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Theme Changer

 Topic: India CAA protests

 (Read 581 times)
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  • India CAA protests
     OP - December 17, 2019, 08:25 PM

    Protests held in India against ‘anti-Muslim’ citizenship laws

    In India, there have been violent clashes and further protests against a controversial new law which will ease citizenship for people from persecuted religious groups – but only if they aren’t Muslim.

    Critics say it’s just the latest effort to marginalize India’s Muslim community by the Hindu nationalist government.

    Although the UN has called the law ‘discriminatory’, India’s Prime Minister has claimed ‘no Indian has anything to worry about’.

    Some of the images of violence in this report you may find disturbing.

    Watch the Channel 4 news report:
  • India CAB protests
     Reply #1 - December 17, 2019, 08:56 PM
    Is India following the example of Myanmar, which is now battling genocide accusations at the International Court of Justice over the crackdown on the country’s Rohingya Muslim minority?

    This month, India’s parliament approved new citizenship rules that redefine the nation — a pluralistic secular democracy with a sizeable Muslim minority — as a natural homeland for Hindus and adherents of other “Indic” faiths, from which Islam is pointedly excluded.

    Hindus, Sikhs, Jains, Buddhists, Parsees and Christians that came to India from nearby Muslim-majority states — Pakistan, Bangladesh and Afghanistan — prior to December 2014 will now be offered a fast track to citizenship, the first time India has incorporated religious criteria into its naturalisation or refugee policies.

    Prime Minister Narendra Modi’s government says the rules are an innocuous, humane effort to end the legal limbo of religious minorities that have looked to India for refuge from Muslim persecution, the unfinished business of the traumatic 1947 partition of the Indian subcontinent.

    “It’s their natural home,” says MP Swapan Dasgupta, who supported the bill. “These people look at India as ‘mother India’.”

    But critics see the bill as breaking with Mahatma Gandhi’s inclusive vision of India as a home for people of all faiths, and signalling to India’s 200m Muslims that they do not fully belong.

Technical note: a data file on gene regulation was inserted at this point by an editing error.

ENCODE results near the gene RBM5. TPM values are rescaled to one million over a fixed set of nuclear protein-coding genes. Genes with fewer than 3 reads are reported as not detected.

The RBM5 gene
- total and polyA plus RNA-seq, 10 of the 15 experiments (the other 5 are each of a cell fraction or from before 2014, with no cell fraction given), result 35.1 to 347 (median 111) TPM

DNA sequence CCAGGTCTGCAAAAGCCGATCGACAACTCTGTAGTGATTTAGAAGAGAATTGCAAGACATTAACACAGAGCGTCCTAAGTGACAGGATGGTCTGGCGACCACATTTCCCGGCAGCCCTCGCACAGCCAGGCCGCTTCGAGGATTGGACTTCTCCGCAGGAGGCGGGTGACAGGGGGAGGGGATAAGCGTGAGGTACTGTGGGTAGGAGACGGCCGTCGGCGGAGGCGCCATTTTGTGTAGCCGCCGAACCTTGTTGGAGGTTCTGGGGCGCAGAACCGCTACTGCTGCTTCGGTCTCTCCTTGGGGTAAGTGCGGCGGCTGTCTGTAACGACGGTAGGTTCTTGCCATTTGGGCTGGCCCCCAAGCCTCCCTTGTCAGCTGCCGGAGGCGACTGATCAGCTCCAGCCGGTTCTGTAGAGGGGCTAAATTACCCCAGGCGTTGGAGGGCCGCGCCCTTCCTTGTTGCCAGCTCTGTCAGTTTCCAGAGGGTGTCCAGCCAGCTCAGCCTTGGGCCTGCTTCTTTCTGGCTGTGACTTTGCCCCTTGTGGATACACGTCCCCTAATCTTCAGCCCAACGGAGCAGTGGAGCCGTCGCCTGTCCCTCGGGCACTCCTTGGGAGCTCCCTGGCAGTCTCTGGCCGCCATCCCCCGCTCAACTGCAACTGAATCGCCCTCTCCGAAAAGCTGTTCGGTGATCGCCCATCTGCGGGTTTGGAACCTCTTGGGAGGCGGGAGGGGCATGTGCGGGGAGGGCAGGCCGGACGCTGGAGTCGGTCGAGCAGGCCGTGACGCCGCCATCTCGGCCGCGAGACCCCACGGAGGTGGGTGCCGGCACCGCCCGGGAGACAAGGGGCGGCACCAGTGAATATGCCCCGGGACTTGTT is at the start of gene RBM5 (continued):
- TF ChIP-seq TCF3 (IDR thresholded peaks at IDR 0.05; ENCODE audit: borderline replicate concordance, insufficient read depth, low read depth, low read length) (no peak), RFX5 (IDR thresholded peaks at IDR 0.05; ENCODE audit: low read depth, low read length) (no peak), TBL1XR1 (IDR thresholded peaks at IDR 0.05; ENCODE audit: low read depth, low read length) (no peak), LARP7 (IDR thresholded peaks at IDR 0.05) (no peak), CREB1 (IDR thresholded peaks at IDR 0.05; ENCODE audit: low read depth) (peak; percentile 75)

“The danger is you essentially create a two-tier structure of citizenship with a privileged community and a marginalised community that feels they are members of a permanent underclass,” says Milan Vaishnav, of the Carnegie Endowment for International peace.

    It sounds familiar: Back in 1982, Myanmar adopted a citizenship law recognising eight ethnic groups as “national races”, whose members were entitled to citizenship. But Rohingya — a mostly-Muslim population reviled by Burmese as illegal migrants from Bangladesh — were excluded. They instead needed “conclusive evidence” that their ancestors had lived in Burma prior to its 1948 independence — impossible for most to provide.

    Rohingya remained in Myanmar despite tight restrictions on their movement, education, employment and marriage. Decades of persecution culminated in the mass expulsion of 700,000 Rohingya into neighbouring Bangladesh in 2017.

    The context for the Indian bill has also raised alarms. The government — which claims India is being swamped by illegal Muslim migrants from Bangladesh — is gearing up for a massive national exercise to assess which of India’s 1.3bn residents is eligible for citizenship.

    Echoing demands once made on Rohingya, Indians are expected to have to prove their ancestors were resident in India in the first years after independence — or face the prospect of being declared illegal migrants, liable to detention and deportation.

    Yet Hindus and other groups now deemed refugees by the new rules will be protected. The spectre of statelessness falls therefore mainly on Muslims.

    “For the first time in its history, India is going to make a distinction between citizens and non-citizens,” says Yale professor Jason Stanley, author of the book How Fascism Works. “If you are non-Muslim, there is a now rapid path to citizenship. But millions of Muslim residents of India — whose families have lived there forever — are going to be deemed illegal immigrants.”

    What fate awaits those whose citizenship cannot be verified is unclear. Amit Shah, the home minister, has repeatedly vowed to deport those he calls “infiltrators” and “termites”. But there is little likelihood of any other country accepting them, and India is now building detention centres to hold those stateless foreigners.

    Yet Meenakshi Ganguly, south Asia director of Human Rights Watch, questions whether India can even afford to detain huge numbers who are likely to fail to meet the citizenship criteria.

    “Are you going to take them out from sustainable livelihood and have the state feed them? Are there going to be slave camps,” she asked. “It’s very hard to understand what the plan is. But millions and millions of Muslims are feeling extremely insecure.”

  • India CAB protests
     Reply #2 - December 19, 2019, 11:55 AM
    Protesters across India have defied bans on public assembly and two mobile networks have cut services across parts of Delhi, as anger continues to grow over a controversial citizenship law that is seen as discriminatory against Muslims...

  • India CAB protests
     Reply #3 - December 21, 2019, 12:07 PM

    Malaysian PM Mahathir criticises India's citizenship law     says news '

    Malaysian Prime Minister Mahathir Mohamad on Saturday criticised a new citizenship law in India that excludes Muslim immigrants.

    At a news conference following the conclusion of an Islamic summit in Kuala Lumpur, Mahathir said India is a secular state and the religions of people should not prevent them from attaining citizenship.

    "To exclude Muslims from becoming citizens, even by due process, I think, is unfair," he said.

    At least 14 people have been killed in clashes between police and protesters since parliament passed the law on December 11, with critics saying it discriminates against Muslims and undermines India's secular constitution.

    Meanwhile, Indian Prime Minister Narendra Modi met his council of ministers on Saturday to discuss security measures to end violent protests against the citizenship law, government sources said, in one of biggest crises yet for his Hindu nationalist government.